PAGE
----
**_ where they were discussing this, and wrote the following for another attendee to submit on my behalf. I’m posting it here for further exposure and discussion of the merits and shortcomings of these ideas. _
“In thinking about the architecture for future LSID resolvers we need to remember that a single point of failure will fail. This has been proven true too many times, and it’s clearly not the way to proceed if we want to build a system the community can rely on. To succeed we should follow successful implementations of distributed software services such as the domain name server (DNS), and the network time protocol (NTP). These succeed because the protocols are standardized and the software to connect to, and utilize, these services are simple to deploy. If we had a package-able server that would connect to these services and be easy to deploy, an institution could ultimately count on its own server (with other servers providing automatic fail over) to serve as a resolver that would be updated against lead node servers regularly.
Using the idea of DNS replication, we can understand how something like this could function. A primary server would serve servers below it passing out changes (deltas) such as adds and edits occur. An institution wouldn’t have to check with a primary server to get resolution, it could talk to any of the servers that are in line for updates. Meanwhile having a batch of main servers behind a URL would allow pooling of resources just as the pool of Unix networked time servers all resolve around a single URL (http://www.pool.ntp.org). The network time protocol (NTP) allows many nodes to resolve to the same address, so that if one server is unavailable, another one can provide automatic failover, without the need to change the URL.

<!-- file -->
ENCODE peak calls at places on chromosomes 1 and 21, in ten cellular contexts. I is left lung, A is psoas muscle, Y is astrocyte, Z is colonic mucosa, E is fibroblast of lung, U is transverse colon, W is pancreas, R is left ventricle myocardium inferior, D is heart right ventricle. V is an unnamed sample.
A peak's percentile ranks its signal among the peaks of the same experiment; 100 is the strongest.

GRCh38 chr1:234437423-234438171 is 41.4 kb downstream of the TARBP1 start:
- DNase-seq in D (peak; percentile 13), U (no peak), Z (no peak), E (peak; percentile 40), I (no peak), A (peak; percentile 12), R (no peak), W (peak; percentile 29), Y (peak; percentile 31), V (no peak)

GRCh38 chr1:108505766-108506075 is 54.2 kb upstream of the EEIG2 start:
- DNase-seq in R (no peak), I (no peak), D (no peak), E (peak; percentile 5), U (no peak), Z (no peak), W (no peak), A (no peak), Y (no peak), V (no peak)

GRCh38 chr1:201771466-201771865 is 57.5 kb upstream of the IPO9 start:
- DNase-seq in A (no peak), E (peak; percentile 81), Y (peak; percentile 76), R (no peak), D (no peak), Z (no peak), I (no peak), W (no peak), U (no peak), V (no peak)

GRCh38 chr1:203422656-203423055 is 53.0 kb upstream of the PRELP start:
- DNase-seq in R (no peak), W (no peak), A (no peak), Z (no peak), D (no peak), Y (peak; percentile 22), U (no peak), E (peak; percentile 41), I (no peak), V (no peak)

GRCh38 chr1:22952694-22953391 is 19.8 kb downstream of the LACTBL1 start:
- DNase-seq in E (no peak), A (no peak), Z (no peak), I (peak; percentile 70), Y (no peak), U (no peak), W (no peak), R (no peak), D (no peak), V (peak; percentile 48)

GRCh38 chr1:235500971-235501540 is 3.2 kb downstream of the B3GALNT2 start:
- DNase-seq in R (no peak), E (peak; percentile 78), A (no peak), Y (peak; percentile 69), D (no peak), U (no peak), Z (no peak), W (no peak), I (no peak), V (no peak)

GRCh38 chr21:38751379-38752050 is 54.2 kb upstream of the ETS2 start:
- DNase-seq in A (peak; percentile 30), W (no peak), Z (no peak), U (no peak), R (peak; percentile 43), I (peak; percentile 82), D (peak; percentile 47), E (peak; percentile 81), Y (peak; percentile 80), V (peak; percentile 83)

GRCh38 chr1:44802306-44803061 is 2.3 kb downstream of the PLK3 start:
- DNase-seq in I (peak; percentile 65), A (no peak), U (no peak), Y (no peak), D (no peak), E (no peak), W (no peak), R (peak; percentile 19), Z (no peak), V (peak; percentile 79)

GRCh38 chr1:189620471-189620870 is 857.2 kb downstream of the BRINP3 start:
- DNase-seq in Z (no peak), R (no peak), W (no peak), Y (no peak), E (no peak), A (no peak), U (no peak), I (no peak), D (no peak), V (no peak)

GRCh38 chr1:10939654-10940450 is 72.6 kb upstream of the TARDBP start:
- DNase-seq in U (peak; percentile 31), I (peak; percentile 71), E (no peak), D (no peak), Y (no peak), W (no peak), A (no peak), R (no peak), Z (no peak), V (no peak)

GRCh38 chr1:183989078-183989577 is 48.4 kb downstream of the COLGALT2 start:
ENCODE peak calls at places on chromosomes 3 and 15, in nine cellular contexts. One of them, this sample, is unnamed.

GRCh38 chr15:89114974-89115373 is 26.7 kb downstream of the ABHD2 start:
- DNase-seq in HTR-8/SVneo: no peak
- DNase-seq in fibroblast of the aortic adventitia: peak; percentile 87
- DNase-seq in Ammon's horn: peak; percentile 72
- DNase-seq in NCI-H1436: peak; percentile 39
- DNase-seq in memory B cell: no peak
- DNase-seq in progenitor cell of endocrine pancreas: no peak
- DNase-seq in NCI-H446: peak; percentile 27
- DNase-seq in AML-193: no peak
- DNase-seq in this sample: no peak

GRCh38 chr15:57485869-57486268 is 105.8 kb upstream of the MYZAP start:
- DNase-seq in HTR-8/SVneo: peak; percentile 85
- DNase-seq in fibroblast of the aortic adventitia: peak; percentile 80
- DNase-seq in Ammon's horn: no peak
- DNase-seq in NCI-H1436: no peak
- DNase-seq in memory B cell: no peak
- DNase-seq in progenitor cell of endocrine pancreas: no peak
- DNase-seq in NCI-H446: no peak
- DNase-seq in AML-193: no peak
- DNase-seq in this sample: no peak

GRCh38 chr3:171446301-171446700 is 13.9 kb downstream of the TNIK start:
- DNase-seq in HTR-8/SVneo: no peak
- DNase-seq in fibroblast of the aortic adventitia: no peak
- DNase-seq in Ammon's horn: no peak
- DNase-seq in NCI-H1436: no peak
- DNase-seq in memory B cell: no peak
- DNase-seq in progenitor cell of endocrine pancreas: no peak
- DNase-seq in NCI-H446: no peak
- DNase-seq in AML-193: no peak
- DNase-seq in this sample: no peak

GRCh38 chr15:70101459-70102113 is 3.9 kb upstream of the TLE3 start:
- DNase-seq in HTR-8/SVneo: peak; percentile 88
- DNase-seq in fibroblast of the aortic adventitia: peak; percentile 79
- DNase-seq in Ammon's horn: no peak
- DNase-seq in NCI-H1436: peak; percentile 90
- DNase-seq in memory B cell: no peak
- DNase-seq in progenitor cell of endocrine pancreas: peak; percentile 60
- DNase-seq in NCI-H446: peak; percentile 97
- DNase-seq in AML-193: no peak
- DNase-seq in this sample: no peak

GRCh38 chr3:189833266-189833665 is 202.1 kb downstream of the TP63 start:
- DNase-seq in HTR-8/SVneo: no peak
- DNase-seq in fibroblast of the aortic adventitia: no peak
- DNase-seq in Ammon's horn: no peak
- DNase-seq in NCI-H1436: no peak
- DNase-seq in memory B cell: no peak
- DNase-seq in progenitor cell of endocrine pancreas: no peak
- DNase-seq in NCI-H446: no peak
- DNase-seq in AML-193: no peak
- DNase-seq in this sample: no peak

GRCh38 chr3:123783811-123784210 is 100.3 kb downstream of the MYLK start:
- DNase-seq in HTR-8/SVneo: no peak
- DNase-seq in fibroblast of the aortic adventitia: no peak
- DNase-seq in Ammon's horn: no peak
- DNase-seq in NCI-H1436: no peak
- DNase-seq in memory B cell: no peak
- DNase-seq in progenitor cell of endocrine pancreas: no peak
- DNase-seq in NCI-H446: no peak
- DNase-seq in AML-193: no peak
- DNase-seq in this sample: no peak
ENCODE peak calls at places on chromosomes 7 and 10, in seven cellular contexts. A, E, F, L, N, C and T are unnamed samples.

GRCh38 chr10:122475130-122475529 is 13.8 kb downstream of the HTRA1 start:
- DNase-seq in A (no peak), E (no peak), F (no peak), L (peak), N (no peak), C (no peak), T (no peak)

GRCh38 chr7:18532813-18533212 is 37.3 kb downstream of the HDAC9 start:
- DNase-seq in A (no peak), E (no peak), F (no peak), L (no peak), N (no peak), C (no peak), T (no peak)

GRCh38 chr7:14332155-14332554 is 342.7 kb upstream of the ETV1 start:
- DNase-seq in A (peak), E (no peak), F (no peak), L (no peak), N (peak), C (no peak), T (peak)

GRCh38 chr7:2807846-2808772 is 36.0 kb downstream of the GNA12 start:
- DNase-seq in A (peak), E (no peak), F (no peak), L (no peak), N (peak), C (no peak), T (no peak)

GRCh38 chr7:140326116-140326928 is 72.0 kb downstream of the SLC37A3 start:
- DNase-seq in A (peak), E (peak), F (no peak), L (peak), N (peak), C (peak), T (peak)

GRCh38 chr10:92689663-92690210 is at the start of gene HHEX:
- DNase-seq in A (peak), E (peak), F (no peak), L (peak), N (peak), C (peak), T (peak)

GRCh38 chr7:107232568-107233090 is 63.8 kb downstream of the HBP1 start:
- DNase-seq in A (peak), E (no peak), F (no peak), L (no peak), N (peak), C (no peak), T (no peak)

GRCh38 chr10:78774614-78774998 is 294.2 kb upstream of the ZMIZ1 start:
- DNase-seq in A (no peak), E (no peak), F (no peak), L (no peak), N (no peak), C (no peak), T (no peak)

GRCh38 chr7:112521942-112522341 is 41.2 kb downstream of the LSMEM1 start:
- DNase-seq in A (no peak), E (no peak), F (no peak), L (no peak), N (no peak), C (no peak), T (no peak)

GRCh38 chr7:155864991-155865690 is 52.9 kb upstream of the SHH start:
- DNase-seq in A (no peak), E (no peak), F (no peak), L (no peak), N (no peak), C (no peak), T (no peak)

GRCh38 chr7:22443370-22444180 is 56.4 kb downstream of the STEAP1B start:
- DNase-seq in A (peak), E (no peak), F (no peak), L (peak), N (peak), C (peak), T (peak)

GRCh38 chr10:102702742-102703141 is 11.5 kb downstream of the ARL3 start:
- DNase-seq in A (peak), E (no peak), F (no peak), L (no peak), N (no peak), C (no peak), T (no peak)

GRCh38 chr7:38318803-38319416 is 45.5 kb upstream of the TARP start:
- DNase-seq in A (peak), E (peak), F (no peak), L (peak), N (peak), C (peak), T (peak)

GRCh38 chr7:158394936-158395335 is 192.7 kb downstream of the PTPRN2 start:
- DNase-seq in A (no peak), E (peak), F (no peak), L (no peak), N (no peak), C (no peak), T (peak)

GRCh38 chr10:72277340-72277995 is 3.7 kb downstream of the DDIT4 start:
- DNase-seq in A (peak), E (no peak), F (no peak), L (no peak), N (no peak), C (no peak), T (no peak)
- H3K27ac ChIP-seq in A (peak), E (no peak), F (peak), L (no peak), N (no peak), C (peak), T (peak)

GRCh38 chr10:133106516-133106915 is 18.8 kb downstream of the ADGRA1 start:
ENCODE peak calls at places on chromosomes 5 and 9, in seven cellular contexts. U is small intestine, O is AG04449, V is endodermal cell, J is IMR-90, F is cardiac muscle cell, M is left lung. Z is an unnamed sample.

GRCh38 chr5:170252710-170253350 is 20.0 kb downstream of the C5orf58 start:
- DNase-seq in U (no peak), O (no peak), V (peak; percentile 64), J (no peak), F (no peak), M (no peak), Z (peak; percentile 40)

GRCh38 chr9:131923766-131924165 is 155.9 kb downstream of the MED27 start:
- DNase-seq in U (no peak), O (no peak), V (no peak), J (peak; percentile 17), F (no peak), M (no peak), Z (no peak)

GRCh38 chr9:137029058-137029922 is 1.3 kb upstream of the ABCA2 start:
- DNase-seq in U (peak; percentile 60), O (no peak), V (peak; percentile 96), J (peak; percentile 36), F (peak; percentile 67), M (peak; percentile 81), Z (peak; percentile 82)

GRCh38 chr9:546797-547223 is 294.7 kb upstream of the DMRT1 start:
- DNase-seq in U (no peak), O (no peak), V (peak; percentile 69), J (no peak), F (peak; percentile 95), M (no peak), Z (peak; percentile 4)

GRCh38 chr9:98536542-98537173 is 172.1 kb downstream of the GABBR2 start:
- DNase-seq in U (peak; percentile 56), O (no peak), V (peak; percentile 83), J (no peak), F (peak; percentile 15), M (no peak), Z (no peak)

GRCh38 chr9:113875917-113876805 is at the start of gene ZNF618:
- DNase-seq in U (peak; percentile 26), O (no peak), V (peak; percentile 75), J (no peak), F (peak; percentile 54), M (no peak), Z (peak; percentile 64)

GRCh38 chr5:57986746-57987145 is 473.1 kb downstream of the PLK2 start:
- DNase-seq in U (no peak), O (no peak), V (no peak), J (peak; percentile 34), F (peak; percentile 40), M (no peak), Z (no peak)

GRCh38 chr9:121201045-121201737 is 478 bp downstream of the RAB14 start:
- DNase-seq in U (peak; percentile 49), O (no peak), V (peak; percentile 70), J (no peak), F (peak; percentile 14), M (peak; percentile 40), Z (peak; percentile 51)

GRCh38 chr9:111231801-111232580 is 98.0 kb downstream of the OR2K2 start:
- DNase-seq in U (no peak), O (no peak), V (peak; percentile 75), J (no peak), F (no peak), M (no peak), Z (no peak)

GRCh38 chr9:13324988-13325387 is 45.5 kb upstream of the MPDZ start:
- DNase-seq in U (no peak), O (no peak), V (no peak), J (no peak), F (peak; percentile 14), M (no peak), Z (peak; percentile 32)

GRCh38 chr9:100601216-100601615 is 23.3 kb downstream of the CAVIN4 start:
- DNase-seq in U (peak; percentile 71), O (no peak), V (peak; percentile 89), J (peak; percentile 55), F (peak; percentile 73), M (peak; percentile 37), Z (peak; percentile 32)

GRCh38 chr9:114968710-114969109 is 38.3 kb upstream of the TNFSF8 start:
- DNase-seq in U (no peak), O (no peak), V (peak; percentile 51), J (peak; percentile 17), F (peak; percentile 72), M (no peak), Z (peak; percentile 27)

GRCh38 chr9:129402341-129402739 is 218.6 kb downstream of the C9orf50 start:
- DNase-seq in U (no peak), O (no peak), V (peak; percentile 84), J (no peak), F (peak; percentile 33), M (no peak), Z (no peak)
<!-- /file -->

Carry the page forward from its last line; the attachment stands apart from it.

After setting up this type of architecture all that would be left to do would be to expose the data on a server to others. Once other nodes were brought online and replicated against lead nodes, this would form the basis for a permanent and sustainable resolver system. If a main node ever died, it could be resurrected from other lead nodes, or even from an institution’s copy of the current database, so that no data (original or accumulated) would be lost. Using a distributed, fault-tolerant architecture with replication and protocols designed to handle these issues would allow LSIDs to become the true resource the community needs, and be sustainable for the long term with minimal administration overhead, and a low barrier for entry for would be contributors.”